Rachel Khoo

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Posted by Rachel

February 23rd, 2018

Recipe: Osaka style cheesecake

Rachel Khoo Osaka style cheesecakePhoto: Laura Edwards Food styling: Frankie Unsworth

Note: These are recipes inspired by my trip to Japan in 2014 (Tokyo-Kyoto-Osaka-Chibu). The trip inspired me on many levels. I’ve had a lot of lovely messages from you guys who live there asking for Japanese inspired recipes so I thought I’ld republish these. Arigato!

Osaka-style cheesecake

Improbable as it may seem, cheesecake is hugely popular in Osaka. It’s cloud-like in its airy texture, meaning you can easily munch a fair few slices at a time; I am speaking from experience here.

100ml full fat whole milk
280g cream cheese
35g cornflour
35g plain flour
4 eggs, separated
zest of 1 lemon
120g caster sugar

20cm springform tin

Preheat the oven to 150c. Take a 20 cm springform tin and line the base with parchment and grease the sides. Wrap a large piece of aluminum foil around under the base and up the sides of the tin. Repeat this 3 more times. Place the cream cheese in a large mixing bowl. Heat the milk in a saucepan to boiling point and pour over the top of the cream cheese. Beat with a whisk to remove all the lumps and whisk until totally smooth. Add the cornflour and flour, followed by the egg yolks and lemon zest.

Place the egg whites in a free-standing mixer and whisk to frothy soft peaks before adding the sugar bit by bit until fully incorporated. Keep whisking, then lightly fold the whites into the cream cheese mixture. Pour into the lined tin and place in a baking tray. Pour cold water half way up the sides and bake in the oven for 1 – 1 hour 10 minutes, or until golden and puffy on top and light and airy in the middle. Dust with icing sugar to serve.

Osaka style cheesecake

Serves Ingredients: 100ml full fat whole milk ,280g cream cheese ,35g cornflour ,35g plain flour ,4 eggs, separated ,zest of 1 lemon ,120g caster sugar, Method:

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19 thoughts on “Recipe: Osaka style cheesecake

  1. Sorry I am American. What do you mean by cornflour? Is it what I would call cornstarch? I found several different interpretations on the internet.

    Thank you for helping me translate!

  2. I Bake in pounds, cups , tablespoons , teaspoons, etc. I love your recipes, but I’m having a crazy time converting them…could you please❣️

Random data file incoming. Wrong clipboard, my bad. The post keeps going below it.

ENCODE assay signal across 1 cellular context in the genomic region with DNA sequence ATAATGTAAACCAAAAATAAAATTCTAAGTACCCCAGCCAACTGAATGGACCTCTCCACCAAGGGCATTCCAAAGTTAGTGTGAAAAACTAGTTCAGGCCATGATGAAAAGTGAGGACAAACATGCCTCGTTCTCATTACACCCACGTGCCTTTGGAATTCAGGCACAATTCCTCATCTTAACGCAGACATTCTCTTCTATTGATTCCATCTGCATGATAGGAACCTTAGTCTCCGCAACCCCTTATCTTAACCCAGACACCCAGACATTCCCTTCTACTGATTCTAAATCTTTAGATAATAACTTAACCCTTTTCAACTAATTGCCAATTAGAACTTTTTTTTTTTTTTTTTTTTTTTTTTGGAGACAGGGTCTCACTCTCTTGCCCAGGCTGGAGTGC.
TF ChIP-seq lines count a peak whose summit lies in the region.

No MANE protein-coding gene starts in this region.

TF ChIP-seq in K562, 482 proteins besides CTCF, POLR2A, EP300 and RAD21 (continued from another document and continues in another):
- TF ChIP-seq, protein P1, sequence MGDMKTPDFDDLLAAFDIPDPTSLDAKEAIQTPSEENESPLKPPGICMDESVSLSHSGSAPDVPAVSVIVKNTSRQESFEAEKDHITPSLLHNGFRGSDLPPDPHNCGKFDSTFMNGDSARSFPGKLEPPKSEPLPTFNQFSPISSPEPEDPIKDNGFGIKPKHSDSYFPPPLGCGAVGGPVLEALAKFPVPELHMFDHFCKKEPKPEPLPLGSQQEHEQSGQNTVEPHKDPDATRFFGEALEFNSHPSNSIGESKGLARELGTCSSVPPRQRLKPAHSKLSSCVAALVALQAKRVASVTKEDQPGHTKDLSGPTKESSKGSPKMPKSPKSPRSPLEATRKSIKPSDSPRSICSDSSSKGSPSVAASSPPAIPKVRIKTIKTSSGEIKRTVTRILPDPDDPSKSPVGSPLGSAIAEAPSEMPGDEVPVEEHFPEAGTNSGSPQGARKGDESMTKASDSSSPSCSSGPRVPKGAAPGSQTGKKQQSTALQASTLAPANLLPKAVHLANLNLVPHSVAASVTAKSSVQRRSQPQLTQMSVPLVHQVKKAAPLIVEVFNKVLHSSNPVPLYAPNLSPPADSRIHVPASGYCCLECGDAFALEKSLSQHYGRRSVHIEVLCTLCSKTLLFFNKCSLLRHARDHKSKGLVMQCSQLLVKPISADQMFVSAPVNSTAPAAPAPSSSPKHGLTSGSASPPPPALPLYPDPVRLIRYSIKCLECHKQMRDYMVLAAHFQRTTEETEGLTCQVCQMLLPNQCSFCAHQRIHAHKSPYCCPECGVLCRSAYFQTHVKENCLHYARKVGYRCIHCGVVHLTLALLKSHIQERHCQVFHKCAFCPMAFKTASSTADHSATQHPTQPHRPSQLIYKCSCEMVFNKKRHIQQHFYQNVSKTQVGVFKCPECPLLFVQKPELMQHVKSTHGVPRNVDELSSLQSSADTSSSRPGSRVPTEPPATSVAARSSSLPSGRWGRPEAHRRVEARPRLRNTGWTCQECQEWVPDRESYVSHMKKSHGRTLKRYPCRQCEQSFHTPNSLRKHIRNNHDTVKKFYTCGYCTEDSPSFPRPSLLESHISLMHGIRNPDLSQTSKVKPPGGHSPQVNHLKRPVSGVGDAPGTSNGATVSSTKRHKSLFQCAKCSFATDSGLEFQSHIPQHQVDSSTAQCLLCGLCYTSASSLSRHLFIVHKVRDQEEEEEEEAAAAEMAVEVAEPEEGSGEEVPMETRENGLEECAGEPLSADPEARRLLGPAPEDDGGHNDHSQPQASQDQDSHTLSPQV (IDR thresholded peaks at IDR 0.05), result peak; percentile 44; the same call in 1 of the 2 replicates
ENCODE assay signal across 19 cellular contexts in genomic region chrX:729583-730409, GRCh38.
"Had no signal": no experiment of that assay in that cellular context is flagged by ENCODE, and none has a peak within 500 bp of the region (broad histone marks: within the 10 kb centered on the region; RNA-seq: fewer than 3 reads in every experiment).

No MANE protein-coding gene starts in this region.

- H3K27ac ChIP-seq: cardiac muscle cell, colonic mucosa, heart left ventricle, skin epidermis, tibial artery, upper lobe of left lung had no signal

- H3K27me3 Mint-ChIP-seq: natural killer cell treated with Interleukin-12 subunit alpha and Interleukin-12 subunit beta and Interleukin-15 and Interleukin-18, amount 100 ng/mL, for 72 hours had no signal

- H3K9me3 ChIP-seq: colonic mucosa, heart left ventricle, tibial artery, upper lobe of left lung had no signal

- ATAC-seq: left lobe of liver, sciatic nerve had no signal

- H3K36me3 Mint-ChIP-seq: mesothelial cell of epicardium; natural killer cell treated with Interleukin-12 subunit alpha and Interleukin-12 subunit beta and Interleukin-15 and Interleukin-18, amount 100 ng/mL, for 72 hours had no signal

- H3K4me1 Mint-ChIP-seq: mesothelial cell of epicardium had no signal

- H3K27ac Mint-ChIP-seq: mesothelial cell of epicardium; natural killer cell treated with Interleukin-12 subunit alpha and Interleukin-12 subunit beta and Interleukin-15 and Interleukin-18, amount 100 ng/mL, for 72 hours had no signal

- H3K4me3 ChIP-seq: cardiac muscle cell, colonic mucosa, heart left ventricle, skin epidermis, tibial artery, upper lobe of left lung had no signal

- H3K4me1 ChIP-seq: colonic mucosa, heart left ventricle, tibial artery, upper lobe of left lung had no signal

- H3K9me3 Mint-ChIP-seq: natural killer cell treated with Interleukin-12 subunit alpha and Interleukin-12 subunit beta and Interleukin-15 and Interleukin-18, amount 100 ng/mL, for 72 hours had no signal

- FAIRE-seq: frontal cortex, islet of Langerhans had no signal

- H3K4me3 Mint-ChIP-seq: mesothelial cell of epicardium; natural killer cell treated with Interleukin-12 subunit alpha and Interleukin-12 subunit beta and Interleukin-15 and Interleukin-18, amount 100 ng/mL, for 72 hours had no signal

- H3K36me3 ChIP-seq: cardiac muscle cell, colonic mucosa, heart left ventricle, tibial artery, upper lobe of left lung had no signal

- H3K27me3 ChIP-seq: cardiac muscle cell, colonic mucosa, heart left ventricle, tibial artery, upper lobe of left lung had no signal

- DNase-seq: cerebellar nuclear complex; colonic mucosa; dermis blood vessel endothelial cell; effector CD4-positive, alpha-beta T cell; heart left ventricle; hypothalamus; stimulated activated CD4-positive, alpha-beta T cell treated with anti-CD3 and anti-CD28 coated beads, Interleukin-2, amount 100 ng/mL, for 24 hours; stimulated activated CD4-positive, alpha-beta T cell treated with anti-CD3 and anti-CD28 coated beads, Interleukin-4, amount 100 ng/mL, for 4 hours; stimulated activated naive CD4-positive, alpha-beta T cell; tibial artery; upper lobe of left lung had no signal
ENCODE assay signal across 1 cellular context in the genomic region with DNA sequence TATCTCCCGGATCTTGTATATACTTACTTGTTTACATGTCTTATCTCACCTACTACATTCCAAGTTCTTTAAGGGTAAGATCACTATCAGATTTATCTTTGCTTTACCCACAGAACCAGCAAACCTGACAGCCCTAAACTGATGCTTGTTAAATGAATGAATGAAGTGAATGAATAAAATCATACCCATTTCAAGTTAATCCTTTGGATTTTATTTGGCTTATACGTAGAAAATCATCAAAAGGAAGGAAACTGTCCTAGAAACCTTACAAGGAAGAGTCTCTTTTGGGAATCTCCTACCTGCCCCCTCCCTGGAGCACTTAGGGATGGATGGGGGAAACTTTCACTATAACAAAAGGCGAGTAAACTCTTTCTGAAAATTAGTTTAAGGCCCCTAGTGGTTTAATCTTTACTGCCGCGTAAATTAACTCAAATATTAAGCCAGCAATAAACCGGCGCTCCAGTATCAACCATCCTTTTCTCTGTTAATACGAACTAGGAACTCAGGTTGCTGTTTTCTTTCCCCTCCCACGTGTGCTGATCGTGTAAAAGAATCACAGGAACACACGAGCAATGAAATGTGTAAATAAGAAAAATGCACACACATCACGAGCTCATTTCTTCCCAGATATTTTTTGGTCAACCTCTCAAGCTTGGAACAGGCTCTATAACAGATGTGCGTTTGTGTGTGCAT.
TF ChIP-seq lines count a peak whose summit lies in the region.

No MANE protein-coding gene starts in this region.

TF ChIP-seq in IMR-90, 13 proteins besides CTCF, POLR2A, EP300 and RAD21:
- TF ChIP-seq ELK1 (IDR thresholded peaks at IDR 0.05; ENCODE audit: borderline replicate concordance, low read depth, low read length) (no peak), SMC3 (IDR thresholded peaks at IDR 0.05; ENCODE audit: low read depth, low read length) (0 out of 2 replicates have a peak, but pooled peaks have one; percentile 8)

Thanks so much

    1. Ah sorry, Susan! I do recommend trying using scales. You really won’t regret it. It’ll save you on washing up and buying a digital set isn’t that expensive.

  3. Hi! I’m guessing this should be served cooled/chilled? Does it keep for a day or two (If it hasn’t been scoffed by then)? Thanks

    1. Hi Becki, You can eat it warm out of the oven which I personally think is best but cooled/chilled is fine. It’s best eaten the same day but can be kept for a day or two in the fridge. Make sure cover well as otherwise it might take on other odours in the fridge.

  4. Hi Rachel, I have just discovered your web because of the Zumbo just desserts program and it is great! I couldn’t resist the pleasure of baking this Osaka Style Cheesecake, really light and soft. I felt a little sad because it went down when I put it out of the oven, maybe a temperature problem (?), but the taste worth it!!! Thank you for cooking and sharing, kisses from Spain!

    1. Hi Maria, Great to hear you made the cheesecake. It will deflate a little when it comes out of the oven simply because it’s a bit like a souffle.

  5. Hello Rachel, I have found out about your website due to the Zumbo’s Zust Desserts show and I thing that you have done an amazing job. I want to ask you if we can use baking powder instead of cornflour. Thank you. Looking forward for new things!

    1. Hi Vaggelis, Thanks for stopping by. Definitely can’t use baking powder instead of cornflour. Baking powder is a raising agent and cornflour is a thickening agent.

  6. Hi Rachel. I have read this recipe and I want to ask you something. Is there anything that we can use instead of cornflour?

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